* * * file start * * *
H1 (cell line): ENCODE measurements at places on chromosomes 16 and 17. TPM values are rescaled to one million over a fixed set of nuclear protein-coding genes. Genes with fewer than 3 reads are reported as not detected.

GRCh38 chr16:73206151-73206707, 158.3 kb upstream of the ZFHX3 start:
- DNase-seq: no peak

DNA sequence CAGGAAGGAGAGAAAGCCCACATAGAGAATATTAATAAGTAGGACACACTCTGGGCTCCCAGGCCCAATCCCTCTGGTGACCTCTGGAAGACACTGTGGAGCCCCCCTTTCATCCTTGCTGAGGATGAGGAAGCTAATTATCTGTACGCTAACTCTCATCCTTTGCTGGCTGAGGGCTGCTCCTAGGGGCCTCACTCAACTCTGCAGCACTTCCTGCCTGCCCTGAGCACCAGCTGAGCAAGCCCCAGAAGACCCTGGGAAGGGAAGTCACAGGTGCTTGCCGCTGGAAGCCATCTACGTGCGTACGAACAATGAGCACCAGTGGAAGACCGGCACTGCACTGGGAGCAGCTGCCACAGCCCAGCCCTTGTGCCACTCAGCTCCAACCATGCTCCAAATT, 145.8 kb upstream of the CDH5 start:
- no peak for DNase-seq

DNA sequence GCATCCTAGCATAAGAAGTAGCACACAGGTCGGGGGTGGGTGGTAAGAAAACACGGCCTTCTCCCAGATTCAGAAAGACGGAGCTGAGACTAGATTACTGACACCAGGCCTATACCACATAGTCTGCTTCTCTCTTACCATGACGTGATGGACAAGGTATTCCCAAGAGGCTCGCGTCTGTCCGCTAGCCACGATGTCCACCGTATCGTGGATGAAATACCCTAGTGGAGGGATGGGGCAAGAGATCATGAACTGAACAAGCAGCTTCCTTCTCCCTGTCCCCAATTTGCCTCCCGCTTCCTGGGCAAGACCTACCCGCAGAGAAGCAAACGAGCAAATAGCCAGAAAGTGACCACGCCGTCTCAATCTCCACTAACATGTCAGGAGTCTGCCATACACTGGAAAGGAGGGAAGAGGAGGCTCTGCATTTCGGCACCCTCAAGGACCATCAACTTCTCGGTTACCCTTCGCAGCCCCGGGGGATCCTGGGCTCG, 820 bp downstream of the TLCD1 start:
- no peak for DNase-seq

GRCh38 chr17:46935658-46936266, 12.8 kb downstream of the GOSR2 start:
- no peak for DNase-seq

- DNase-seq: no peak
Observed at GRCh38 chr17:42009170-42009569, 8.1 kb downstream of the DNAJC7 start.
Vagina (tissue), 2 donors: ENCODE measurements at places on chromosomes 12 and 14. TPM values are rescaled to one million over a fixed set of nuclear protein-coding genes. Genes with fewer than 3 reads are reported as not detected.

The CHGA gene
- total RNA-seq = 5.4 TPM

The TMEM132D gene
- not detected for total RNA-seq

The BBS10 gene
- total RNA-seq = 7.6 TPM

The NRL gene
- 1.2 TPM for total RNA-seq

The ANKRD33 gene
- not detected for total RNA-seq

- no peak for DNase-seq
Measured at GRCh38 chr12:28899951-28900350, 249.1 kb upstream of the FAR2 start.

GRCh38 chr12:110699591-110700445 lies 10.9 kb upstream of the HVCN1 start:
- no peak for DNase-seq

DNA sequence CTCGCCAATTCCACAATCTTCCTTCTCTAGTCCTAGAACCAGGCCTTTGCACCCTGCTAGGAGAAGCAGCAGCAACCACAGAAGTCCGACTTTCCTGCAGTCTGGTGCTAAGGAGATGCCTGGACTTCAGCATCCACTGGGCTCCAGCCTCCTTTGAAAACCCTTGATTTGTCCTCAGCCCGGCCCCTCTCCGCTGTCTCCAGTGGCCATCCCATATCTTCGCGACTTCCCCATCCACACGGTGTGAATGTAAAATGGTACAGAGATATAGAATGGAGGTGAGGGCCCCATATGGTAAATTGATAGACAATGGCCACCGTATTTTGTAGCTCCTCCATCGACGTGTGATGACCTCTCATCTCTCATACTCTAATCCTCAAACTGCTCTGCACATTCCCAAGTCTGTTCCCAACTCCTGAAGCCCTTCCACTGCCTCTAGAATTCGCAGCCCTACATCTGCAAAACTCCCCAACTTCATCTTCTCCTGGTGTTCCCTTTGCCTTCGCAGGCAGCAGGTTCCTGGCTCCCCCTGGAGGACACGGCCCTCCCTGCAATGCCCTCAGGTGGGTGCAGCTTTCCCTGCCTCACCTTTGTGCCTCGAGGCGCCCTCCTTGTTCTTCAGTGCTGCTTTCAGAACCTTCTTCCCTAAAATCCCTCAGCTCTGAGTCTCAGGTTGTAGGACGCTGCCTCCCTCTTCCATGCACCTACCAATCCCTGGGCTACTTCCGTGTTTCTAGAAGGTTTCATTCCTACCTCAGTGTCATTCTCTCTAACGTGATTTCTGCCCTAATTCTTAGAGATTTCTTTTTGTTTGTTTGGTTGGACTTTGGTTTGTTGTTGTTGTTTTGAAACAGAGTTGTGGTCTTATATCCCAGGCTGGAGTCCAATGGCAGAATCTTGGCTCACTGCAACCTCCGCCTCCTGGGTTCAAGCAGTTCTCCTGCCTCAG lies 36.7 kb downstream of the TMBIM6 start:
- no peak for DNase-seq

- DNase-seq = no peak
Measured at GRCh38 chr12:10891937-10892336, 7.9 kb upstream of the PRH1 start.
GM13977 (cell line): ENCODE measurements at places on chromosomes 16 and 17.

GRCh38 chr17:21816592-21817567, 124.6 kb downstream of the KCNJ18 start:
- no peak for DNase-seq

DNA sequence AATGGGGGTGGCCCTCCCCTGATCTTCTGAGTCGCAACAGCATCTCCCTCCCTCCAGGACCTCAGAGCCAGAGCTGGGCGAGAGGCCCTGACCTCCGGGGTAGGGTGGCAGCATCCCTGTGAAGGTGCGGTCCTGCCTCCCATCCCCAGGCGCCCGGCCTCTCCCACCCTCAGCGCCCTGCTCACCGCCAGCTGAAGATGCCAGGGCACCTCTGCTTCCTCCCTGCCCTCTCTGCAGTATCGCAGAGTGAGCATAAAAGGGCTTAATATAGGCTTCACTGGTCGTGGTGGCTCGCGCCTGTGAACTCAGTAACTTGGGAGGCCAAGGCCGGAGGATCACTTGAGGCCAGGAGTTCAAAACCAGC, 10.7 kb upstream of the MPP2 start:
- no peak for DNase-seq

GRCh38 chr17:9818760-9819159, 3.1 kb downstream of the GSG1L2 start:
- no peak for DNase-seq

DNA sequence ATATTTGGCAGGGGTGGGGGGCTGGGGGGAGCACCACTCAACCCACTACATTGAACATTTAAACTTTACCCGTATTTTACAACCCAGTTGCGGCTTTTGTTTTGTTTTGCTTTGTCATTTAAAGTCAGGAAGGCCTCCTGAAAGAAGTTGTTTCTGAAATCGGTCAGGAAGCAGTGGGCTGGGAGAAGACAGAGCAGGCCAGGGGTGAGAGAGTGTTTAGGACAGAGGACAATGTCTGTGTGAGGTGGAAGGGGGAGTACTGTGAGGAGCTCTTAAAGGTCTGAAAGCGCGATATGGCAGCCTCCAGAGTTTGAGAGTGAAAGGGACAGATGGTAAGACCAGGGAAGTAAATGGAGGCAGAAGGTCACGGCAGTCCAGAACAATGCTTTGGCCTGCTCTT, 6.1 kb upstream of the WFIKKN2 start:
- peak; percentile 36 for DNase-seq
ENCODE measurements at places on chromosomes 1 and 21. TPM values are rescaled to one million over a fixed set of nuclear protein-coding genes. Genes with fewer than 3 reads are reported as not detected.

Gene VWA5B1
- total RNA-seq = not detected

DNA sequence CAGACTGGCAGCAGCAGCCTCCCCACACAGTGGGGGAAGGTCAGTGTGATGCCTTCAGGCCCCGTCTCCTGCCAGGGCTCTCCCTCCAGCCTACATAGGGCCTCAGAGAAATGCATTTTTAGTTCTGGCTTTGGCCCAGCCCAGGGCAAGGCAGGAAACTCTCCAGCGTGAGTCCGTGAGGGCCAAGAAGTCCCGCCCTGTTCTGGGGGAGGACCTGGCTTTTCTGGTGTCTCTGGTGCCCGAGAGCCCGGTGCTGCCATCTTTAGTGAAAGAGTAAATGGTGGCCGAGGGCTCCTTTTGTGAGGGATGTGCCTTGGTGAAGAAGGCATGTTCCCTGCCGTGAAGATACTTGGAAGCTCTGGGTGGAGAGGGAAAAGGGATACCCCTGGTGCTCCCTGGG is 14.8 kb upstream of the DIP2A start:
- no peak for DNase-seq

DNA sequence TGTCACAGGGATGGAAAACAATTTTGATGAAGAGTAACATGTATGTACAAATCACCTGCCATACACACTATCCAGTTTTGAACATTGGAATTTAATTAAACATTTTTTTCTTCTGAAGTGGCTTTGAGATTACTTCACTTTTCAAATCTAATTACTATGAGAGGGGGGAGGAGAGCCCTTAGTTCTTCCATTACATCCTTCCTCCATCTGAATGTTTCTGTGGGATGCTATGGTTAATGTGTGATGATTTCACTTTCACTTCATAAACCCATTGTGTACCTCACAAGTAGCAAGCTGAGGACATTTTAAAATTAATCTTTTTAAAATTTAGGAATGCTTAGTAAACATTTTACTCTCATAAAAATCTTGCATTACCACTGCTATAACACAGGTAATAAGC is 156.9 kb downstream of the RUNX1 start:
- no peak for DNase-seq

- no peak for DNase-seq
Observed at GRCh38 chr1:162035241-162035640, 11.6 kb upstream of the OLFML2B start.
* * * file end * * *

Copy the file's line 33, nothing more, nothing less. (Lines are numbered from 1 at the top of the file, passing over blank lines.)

- no peak for DNase-seq